Strategies and pseudoneglect on luminance judgments

An eye-tracking investigation

Daniel Voyer, Jean Saint-aubin, Christine Cook

Research output: Contribution to journalArticleScientificpeer-review

Abstract

Four experiments were conducted to examine competing hypotheses relevant to the strategies believed to underlie pseudoneglect. The 4 experiments implemented manipulations relevant to eye-movement monitoring to evaluate the potential role of a comparison versus a global strategy in producing a left bias in a task involving a judgment of luminosity. Experiment 1 required task completion under free viewing while eye movements were monitored. The link between the observed behavioral bias and the strategy inferred from the pattern of eye movements was then examined. In Experiment 2, the eye-movement manipulation promoted reliance on a comparison strategy. Experiment 3 forced participants to use a global strategy. Finally, Experiment 4 also forced participants to use a global strategy, but it minimized the influence of memory in the task. Results from all 4 experiments supported the preponderance of the global strategy as driving the left bias. In Experiment 1, the magnitude of the bias decreased as the number of comparison increased. In Experiment 2, the left bias disappeared. Finally, in Experiments 3 and 4, the bias was the largest in the present series of experiments. These findings are discussed in the context of existing explanations of pseudoneglect.
Original languageEnglish
Pages (from-to)1789-1798
Number of pages9
JournalJournal of Experimental Psychology. Human perception and performance
Volume40
Issue number5
DOIs
Publication statusPublished - 2014
Externally publishedYes

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abstract = "Four experiments were conducted to examine competing hypotheses relevant to the strategies believed to underlie pseudoneglect. The 4 experiments implemented manipulations relevant to eye-movement monitoring to evaluate the potential role of a comparison versus a global strategy in producing a left bias in a task involving a judgment of luminosity. Experiment 1 required task completion under free viewing while eye movements were monitored. The link between the observed behavioral bias and the strategy inferred from the pattern of eye movements was then examined. In Experiment 2, the eye-movement manipulation promoted reliance on a comparison strategy. Experiment 3 forced participants to use a global strategy. Finally, Experiment 4 also forced participants to use a global strategy, but it minimized the influence of memory in the task. Results from all 4 experiments supported the preponderance of the global strategy as driving the left bias. In Experiment 1, the magnitude of the bias decreased as the number of comparison increased. In Experiment 2, the left bias disappeared. Finally, in Experiments 3 and 4, the bias was the largest in the present series of experiments. These findings are discussed in the context of existing explanations of pseudoneglect.",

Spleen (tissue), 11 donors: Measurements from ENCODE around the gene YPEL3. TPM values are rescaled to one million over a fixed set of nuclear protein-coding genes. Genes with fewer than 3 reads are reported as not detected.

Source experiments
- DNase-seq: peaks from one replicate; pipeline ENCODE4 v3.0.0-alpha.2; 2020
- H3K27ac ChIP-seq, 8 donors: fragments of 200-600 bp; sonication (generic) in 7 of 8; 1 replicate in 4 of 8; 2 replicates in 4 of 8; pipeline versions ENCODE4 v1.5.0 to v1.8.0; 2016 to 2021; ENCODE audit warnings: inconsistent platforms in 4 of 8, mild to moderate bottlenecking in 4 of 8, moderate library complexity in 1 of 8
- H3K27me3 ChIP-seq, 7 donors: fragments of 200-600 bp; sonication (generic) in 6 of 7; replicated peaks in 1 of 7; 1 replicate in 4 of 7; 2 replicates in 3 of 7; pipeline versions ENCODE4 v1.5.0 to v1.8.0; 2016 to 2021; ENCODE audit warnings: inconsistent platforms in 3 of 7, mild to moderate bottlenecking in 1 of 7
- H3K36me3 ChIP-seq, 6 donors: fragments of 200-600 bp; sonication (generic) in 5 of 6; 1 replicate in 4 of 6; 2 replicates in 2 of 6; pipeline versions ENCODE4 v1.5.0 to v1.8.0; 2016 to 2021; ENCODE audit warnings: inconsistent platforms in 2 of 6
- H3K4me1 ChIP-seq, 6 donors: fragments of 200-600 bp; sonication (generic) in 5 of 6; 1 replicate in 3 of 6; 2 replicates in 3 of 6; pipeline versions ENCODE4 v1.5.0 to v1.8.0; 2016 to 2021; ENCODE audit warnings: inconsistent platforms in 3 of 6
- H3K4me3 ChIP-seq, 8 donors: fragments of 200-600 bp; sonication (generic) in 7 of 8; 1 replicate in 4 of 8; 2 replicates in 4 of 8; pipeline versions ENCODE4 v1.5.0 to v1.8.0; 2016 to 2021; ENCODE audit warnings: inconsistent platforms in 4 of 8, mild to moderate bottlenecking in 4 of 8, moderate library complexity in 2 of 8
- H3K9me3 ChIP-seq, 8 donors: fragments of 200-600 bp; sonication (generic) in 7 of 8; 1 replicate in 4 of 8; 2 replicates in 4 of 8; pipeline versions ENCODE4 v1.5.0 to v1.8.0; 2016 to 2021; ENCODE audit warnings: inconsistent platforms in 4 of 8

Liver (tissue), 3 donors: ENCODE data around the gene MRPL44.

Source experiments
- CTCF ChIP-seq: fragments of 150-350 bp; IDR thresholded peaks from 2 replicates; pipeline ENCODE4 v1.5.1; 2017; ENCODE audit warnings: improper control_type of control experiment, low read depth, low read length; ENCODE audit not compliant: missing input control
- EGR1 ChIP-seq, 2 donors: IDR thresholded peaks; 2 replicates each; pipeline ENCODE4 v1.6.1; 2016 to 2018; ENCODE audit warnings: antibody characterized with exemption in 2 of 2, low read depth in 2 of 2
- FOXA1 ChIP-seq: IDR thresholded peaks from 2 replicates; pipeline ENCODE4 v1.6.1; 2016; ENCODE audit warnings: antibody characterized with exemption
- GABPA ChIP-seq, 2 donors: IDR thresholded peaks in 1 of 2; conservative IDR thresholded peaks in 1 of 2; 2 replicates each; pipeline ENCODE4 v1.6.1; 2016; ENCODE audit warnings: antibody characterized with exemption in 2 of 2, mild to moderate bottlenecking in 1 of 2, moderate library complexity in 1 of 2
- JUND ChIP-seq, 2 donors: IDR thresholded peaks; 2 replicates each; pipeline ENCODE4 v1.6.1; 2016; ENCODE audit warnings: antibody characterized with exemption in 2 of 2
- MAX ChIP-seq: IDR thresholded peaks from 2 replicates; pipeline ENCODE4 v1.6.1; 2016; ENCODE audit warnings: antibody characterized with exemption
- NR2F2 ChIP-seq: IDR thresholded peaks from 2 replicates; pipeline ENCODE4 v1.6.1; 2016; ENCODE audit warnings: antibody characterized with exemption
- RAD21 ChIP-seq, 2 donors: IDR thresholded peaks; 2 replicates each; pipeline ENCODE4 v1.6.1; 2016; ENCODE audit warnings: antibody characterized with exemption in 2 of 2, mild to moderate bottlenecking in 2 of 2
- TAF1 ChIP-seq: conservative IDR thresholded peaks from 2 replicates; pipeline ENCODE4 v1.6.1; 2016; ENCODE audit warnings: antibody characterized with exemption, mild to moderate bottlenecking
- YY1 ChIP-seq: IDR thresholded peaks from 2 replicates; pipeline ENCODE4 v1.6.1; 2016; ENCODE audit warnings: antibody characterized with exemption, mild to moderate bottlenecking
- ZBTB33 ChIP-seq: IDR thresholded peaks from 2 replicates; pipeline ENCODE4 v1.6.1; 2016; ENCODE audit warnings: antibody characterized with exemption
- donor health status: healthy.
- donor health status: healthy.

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Strategies and pseudoneglect on luminance judgments : An eye-tracking investigation. / Voyer, Daniel; Saint-aubin, Jean; Cook, Christine.

In: Journal of Experimental Psychology. Human perception and performance, Vol. 40, No. 5, 2014, p. 1789-1798.

Research output: Contribution to journalArticleScientificpeer-review

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T2 - An eye-tracking investigation

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AU - Cook, Christine

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AB - Four experiments were conducted to examine competing hypotheses relevant to the strategies believed to underlie pseudoneglect. The 4 experiments implemented manipulations relevant to eye-movement monitoring to evaluate the potential role of a comparison versus a global strategy in producing a left bias in a task involving a judgment of luminosity. Experiment 1 required task completion under free viewing while eye movements were monitored. The link between the observed behavioral bias and the strategy inferred from the pattern of eye movements was then examined. In Experiment 2, the eye-movement manipulation promoted reliance on a comparison strategy. Experiment 3 forced participants to use a global strategy. Finally, Experiment 4 also forced participants to use a global strategy, but it minimized the influence of memory in the task. Results from all 4 experiments supported the preponderance of the global strategy as driving the left bias. In Experiment 1, the magnitude of the bias decreased as the number of comparison increased. In Experiment 2, the left bias disappeared. Finally, in Experiments 3 and 4, the bias was the largest in the present series of experiments. These findings are discussed in the context of existing explanations of pseudoneglect.

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